Having perhaps the world’s best intelligence network, and then using easily faked videos of separatist communications posted on YouTube as evidence sure has a degree of ridicule attached to it, but is also an inidcation that US intelligence believes at least some of these transcripts are real.

Social media postings on Thursday show an SA-11 system traveling through the separatist-controlled towns of Torez and Snizhne, near the crash site and assessed location of the SAM launch. From this location, the SA-11 has the range and altitude capability to have shot down flight MH17.

See the earlier post where I discuss some of the OSINT evidence available.

Ukraine also operates SA-11 systems, but we are confident no Ukrainian air defense systems were within range of the crash. Ukrainian forces have also not fired a single surface-to-air missile during the conflict, despite often complaining about violations of their airspace by Russian military aircraft.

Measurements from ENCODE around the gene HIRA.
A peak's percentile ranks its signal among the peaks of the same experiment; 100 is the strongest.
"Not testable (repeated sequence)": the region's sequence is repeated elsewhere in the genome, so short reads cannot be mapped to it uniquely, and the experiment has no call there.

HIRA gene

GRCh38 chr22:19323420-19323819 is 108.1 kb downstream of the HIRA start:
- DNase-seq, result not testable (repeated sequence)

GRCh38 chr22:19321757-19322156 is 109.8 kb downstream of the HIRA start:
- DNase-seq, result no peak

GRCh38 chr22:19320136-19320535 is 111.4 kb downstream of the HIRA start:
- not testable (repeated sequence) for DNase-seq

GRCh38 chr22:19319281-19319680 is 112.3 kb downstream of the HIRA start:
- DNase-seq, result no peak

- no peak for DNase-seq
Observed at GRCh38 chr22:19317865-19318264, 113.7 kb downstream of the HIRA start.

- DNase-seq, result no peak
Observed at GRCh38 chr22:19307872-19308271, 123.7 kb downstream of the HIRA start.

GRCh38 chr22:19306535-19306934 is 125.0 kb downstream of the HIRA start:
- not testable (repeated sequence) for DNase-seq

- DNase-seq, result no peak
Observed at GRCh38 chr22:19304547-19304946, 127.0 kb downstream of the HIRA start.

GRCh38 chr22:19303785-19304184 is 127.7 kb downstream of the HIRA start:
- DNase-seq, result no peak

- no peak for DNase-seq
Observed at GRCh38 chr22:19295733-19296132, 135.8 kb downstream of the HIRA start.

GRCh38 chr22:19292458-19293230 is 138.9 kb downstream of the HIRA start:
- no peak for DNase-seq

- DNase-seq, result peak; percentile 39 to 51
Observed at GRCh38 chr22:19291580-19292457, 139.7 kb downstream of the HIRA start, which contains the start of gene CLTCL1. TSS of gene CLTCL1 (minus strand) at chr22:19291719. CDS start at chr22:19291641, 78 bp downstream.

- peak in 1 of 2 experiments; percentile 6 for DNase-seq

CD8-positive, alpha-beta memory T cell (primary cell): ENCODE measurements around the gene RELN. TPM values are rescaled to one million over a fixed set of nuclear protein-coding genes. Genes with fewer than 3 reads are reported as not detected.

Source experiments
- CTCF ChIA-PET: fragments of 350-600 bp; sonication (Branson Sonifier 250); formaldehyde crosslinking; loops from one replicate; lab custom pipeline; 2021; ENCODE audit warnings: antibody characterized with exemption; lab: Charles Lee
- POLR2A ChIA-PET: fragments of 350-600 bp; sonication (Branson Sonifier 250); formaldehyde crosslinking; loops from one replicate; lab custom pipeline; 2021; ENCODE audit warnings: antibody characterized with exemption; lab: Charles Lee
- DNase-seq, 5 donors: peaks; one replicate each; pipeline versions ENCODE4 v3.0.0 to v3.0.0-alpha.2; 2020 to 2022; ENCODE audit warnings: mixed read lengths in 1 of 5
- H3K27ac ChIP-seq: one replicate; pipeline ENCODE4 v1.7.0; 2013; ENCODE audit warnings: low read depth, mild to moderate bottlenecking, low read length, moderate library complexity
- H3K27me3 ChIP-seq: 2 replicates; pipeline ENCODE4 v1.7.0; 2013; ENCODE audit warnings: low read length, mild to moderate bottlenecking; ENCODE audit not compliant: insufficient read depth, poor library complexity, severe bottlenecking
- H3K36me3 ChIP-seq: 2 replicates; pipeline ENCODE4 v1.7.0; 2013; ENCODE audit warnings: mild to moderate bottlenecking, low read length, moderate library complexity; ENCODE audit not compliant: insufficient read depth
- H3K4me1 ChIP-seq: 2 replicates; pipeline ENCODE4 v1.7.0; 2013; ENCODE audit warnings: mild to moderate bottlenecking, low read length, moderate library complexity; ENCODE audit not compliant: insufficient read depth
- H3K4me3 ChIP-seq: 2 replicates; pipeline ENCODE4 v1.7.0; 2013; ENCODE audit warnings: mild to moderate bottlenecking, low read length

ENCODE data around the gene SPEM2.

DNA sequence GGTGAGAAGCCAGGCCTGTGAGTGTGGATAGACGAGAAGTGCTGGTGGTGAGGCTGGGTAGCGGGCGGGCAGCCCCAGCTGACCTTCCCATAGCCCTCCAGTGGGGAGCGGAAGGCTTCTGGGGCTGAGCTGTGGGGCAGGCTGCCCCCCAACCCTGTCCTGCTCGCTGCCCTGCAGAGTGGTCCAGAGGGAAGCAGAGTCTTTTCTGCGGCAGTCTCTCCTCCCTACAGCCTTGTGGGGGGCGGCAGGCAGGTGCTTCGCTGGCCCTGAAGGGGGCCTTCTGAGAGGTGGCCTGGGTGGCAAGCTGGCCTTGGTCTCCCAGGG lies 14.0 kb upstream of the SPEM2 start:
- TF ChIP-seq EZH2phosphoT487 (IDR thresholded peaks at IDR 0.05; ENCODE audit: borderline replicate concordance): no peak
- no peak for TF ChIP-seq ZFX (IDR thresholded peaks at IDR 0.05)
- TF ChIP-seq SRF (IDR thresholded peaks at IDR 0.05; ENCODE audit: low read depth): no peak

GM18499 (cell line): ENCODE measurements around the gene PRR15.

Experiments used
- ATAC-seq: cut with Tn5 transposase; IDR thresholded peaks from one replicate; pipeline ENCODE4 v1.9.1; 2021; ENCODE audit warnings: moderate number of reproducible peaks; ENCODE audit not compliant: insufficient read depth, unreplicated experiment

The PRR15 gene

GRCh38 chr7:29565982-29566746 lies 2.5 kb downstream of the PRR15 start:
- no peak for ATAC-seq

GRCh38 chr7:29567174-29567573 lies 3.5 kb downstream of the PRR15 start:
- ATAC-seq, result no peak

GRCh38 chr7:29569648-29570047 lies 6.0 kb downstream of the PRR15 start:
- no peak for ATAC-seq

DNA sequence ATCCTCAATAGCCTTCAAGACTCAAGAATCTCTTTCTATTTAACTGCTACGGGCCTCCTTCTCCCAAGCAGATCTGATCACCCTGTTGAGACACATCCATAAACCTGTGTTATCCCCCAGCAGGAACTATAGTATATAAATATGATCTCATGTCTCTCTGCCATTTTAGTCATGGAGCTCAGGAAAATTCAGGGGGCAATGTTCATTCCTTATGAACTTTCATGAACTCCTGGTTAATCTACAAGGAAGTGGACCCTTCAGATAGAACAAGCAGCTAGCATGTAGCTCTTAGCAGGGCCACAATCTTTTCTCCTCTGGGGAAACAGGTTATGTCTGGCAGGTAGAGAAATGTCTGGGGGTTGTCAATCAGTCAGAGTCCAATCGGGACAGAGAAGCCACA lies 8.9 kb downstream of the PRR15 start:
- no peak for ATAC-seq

Yet another indication that the US is closely monitoring the Ukrainian crises, probably through the use of recce satellites as well as SBIRS. This raises questions about what kind of intelligence the US has on the claimed use of BM-21 Grad MLRS by both the separatists, Ukrainian armed forces, and from Russian territory, as well as the alleged civilian targets these were used against.

Shortly after the crash, separatists – including the self-proclaimed “Defense Minister” of the Donetsk People’s Republic Igor Strelkov – claimed responsibility for shooting down a military transport plane on social media.

In an intercepted conversation that has been widely posted on the internet, a known-separatist leader tells another person that a separatist faction downed the aircraft. After it became evident that the plane was a civilian airliner, separatists deleted social media posts boasting about shooting down a plane and possessing a Buk (SA-11) SAM system.

This is nothing new, but has been openly available since the day of the downing.